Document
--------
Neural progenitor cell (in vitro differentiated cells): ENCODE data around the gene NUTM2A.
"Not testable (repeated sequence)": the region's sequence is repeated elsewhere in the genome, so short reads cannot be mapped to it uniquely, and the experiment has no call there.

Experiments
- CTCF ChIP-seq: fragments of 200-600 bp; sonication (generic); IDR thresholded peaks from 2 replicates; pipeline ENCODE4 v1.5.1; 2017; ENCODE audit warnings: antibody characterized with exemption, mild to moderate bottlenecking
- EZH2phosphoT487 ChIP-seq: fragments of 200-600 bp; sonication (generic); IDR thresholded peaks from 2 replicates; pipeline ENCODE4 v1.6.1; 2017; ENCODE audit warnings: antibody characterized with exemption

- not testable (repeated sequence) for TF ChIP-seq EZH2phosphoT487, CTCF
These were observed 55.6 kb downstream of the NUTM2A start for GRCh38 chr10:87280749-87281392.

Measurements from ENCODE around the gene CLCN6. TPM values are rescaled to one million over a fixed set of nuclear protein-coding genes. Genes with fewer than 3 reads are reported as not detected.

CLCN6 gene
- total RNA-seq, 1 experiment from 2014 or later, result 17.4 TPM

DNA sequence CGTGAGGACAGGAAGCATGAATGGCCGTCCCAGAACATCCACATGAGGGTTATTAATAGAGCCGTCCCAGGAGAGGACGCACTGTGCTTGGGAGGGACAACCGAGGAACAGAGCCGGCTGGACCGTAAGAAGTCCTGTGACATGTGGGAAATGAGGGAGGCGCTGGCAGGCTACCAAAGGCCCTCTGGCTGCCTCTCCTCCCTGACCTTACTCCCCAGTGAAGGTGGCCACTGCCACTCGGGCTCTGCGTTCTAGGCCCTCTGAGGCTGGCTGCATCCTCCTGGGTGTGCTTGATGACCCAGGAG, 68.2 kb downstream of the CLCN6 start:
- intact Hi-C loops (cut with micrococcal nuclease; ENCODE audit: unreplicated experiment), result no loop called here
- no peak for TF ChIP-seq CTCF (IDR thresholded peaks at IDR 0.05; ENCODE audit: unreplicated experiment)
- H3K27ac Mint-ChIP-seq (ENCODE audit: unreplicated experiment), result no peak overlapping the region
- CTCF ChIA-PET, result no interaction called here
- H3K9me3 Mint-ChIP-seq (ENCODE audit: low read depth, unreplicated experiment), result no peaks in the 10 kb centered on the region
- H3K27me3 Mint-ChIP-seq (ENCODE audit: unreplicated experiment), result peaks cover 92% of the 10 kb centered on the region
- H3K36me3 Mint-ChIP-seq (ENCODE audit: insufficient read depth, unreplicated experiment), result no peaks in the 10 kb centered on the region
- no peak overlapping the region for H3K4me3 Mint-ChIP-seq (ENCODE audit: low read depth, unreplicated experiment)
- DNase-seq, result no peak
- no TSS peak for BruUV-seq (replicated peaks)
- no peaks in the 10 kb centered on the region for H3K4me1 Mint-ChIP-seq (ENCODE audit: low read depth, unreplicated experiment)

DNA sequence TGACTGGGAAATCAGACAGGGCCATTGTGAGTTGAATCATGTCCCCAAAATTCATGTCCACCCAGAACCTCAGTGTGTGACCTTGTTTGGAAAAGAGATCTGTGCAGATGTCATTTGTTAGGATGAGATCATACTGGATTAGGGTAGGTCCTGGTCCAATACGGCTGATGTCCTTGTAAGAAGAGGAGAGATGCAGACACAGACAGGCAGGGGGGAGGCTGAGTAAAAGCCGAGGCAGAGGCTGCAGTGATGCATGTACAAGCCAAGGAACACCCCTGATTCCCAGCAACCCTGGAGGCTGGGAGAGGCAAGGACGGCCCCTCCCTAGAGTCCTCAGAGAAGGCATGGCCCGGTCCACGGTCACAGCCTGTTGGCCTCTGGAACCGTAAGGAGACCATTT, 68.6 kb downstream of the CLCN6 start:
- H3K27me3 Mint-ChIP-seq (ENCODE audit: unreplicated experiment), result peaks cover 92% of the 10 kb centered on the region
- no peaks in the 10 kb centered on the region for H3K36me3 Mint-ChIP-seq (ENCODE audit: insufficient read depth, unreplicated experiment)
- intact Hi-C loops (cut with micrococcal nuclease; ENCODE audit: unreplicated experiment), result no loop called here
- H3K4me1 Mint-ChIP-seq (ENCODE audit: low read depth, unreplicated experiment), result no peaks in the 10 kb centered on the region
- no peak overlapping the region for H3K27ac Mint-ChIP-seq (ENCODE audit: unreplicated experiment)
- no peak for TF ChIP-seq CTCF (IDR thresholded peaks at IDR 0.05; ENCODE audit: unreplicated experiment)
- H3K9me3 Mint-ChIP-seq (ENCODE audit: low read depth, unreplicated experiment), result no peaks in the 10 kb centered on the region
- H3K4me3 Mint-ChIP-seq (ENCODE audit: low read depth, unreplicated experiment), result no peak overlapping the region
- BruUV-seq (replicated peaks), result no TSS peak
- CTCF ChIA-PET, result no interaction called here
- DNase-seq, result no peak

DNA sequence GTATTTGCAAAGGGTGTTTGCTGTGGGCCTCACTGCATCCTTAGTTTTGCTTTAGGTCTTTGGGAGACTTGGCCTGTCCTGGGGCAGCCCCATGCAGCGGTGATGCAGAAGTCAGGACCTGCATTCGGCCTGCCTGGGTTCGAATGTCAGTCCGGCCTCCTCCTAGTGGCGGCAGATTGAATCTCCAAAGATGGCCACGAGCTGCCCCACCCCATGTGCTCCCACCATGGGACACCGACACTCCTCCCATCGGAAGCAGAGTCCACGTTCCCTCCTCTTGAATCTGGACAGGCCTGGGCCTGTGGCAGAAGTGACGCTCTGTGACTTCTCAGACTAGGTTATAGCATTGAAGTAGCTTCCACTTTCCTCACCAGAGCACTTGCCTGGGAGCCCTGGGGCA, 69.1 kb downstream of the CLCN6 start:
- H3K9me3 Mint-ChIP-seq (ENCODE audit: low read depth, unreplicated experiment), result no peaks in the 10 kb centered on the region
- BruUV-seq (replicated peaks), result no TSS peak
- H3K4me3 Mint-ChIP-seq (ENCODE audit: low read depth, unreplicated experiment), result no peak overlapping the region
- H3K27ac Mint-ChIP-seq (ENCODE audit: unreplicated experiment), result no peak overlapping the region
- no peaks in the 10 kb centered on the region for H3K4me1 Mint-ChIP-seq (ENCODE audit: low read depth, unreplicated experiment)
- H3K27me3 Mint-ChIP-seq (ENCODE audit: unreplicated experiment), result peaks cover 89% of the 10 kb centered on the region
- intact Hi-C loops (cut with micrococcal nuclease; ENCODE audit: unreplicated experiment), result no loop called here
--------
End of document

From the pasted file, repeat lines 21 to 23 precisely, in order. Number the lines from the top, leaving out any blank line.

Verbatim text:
- no TSS peak for BruUV-seq (replicated peaks)
- no peaks in the 10 kb centered on the region for H3K4me1 Mint-ChIP-seq (ENCODE audit: low read depth, unreplicated experiment)

DNA sequence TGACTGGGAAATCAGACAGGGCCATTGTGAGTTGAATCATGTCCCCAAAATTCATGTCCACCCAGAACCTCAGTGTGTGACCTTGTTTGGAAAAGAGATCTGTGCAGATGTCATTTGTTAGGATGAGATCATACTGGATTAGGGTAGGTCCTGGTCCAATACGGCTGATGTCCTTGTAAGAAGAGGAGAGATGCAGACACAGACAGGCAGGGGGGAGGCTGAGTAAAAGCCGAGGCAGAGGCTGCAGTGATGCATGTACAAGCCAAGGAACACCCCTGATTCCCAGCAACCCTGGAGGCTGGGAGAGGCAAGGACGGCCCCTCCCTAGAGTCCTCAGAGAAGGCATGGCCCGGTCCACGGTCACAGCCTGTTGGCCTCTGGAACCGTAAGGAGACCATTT, 68.6 kb downstream of the CLCN6 start: